After having attacked hospitals and other healthcare organizations, government entities, and the cryptocurrency world, now it seems as though hackers have now found a new target for their ransomware – that new target is golf.
GolfWeek have reported that PGA of America’s office computers were attacked and infected with ransomware; ransom notes first began to appear on the victims’ computer screens this past Tuesday.
According to the article by GolfWeek, the ransom note read:
“Your network has been penetrated. All files on each host in the network have been encrypted with a strong algorythm [sic].”
It is believed that the ransomware that infected the PGA of America’s computer systems was the BitPaymer ransomware. This determination was made based on the misspelled word “algorithm” in the ransom note. The BitPaymer ransomware was also recently used to infect the computers of a town in Alaska called Matanuska-Susitna.
The BitPaymer ransomware has been on the scene for some time, however, it usually tends to keep its profile pretty low. Over the past few weeks, though, the ransomware has been moderately active.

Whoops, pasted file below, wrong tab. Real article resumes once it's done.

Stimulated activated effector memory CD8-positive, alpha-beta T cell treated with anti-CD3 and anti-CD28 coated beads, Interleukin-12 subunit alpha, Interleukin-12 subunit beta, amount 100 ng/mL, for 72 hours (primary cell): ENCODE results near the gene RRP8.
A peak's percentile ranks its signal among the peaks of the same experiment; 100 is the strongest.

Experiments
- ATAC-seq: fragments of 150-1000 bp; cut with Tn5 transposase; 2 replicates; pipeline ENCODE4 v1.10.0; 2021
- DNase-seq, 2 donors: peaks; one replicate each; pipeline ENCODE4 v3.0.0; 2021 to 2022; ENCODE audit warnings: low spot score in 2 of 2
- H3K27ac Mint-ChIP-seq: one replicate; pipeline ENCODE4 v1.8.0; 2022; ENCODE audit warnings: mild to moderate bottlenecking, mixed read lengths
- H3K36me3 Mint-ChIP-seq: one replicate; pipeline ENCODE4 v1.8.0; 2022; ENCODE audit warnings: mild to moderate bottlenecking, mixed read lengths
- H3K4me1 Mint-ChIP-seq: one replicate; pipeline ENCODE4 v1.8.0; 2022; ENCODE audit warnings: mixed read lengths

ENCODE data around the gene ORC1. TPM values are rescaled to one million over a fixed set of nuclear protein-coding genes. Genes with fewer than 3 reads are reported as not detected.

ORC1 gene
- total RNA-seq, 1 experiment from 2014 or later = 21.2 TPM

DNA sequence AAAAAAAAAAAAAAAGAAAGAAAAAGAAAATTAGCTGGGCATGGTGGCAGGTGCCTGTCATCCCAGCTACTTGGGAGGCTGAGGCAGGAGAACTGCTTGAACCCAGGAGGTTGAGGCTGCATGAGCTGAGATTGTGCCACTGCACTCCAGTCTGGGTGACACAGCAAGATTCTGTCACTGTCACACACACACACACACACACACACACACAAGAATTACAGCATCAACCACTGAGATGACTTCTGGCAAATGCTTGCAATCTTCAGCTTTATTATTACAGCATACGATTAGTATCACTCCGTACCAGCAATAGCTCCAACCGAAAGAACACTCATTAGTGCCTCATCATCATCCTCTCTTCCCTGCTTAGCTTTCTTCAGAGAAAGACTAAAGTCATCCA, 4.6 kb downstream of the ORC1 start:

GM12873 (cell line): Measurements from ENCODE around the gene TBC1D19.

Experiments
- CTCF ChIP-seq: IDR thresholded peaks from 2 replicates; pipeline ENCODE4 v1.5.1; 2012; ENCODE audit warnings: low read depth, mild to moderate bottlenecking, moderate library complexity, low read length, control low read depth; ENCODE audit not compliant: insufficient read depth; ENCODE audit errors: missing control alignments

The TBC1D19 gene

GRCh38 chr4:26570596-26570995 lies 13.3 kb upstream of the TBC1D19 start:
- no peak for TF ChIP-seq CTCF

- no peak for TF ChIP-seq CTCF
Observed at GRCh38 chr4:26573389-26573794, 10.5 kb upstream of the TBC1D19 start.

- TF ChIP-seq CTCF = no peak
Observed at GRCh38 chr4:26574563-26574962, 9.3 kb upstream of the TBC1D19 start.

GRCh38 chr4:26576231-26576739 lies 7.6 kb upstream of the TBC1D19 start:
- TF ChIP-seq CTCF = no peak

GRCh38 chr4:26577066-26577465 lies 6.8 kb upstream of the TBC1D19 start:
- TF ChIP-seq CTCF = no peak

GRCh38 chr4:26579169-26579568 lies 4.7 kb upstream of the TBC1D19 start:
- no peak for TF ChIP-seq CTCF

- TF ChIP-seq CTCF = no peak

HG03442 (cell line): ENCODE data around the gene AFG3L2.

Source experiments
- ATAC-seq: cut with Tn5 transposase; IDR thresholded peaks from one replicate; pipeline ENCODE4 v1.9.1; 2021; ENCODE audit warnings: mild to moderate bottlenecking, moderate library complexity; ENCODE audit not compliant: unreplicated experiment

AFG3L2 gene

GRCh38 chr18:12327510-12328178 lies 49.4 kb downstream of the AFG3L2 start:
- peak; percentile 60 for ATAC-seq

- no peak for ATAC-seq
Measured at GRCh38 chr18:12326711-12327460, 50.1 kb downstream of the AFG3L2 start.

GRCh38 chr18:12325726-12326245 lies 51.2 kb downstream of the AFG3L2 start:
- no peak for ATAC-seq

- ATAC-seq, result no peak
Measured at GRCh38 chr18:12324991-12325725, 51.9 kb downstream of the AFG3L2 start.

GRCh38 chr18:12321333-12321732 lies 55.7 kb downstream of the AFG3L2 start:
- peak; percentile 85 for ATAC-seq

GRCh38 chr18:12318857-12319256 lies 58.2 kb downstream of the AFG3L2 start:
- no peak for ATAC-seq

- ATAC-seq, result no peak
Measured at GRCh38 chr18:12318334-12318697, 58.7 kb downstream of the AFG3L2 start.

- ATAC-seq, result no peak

BitPaymer, much like the SamSam ransomware, seems to target companies by breaching Remote Desktop Services that are connected to the web. After penetrating the network, the ransomware travels through it encrypting all the computers it can access.
The more recent variants have essentially been attaching the .locked extension to the files it has encrypted and ransom notes with the exact same name of those encrypted files, except, with the “.readme_txt” attached to it are then dropped.
For instance, a file named test.jpg that has been encrypted would additionally have a ransom note called test.jpg.readme_txt.
The BitPaymer ransomware is also famous for demanding very large sums of money.